As if the universe couldn’t possibly let this kind of moment happen without also letting its polar opposite exist within the same time and space, the triumph of the Seven Nation Army chant at Glasgow is met with an equally unique moment from the crowd, as it’s at the first show where a member of the audience throws a shoe which hits Jack square in the face during the encore of “I Just Don’t Know What To Do With Myself.” Rather than let it ruin the evening, Jack responds by immediately launching into a defiant Astro and Jack the Ripper, with the audience roaring in approval in the background.  Having completely erased any impact from the incident, he then closes the show by restarting “I Just Don’t Know What To Do With Myself,” not missing a beat, with the audience again right there and singing along to every word.

After that first show, in an almost too-good-to-be-true coincidence, the second performance in Glasgow just happened to take place on Burns Night, the annual celebration of the birth of Scottish poet Robert Burns, the author of Auld Lang Syne. One of the most recognized songs in the world, the poem that Burns wrote was originally put to a different melody, but as it spread it eventually evolved into the song now known the world over, which gets sung every year on New Year’s Eve.  As eloquent as the lyrics to that song are, many only get as far as the opening line of “Should auld acquaintance be forgot” before losing track of the words that follow, while the melody has a more permanent place in our collective consciousness, instantly recognizable from the very first notes.  At some point, after a song reaches that level of popularity, it becomes a kind of folk music, where the people singing it, or chanting it, get to decide what the song means, or how it should be sung.  Once that happens, it doesn’t really matter what the words are.  Sound familiar?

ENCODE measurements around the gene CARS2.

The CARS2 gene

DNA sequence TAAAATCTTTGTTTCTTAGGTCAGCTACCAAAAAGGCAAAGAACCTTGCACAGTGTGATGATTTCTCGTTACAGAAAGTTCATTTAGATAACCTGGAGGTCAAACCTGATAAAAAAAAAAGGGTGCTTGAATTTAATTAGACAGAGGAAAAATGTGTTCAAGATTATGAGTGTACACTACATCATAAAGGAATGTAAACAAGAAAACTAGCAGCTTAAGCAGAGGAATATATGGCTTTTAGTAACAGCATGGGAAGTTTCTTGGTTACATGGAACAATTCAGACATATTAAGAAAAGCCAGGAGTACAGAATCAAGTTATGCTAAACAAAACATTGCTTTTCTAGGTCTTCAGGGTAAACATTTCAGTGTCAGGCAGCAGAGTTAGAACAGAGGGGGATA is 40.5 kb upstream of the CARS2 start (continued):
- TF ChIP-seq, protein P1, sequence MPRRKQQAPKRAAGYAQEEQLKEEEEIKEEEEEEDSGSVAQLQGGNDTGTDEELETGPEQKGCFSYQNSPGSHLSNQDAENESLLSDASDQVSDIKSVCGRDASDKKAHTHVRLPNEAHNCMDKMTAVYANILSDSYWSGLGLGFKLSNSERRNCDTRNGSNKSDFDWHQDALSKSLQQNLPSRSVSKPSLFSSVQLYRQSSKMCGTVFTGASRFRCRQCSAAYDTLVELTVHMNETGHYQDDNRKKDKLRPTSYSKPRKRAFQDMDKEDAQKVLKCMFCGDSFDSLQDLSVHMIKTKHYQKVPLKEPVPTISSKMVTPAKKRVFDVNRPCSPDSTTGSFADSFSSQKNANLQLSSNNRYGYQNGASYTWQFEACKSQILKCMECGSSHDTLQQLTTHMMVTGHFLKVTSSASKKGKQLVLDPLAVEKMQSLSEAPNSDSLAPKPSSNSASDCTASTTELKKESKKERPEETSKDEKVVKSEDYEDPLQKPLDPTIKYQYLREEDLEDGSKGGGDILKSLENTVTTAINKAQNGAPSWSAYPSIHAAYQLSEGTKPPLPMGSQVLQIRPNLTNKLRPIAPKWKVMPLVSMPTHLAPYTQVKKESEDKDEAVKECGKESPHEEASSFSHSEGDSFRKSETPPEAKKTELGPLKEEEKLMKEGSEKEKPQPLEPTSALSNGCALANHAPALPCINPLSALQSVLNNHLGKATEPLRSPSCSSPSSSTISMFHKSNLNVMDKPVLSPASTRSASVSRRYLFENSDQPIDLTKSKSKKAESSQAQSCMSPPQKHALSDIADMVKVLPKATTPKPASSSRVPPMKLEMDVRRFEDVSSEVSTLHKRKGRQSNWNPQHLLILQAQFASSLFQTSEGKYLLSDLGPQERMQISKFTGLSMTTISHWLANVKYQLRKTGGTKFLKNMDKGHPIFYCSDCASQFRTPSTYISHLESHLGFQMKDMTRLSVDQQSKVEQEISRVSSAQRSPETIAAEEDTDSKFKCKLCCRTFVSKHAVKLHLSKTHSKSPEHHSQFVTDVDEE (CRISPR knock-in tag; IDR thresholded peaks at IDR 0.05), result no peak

1/24/04 GlasgowScottish Exhibition and Conference CentreLISTEN NOW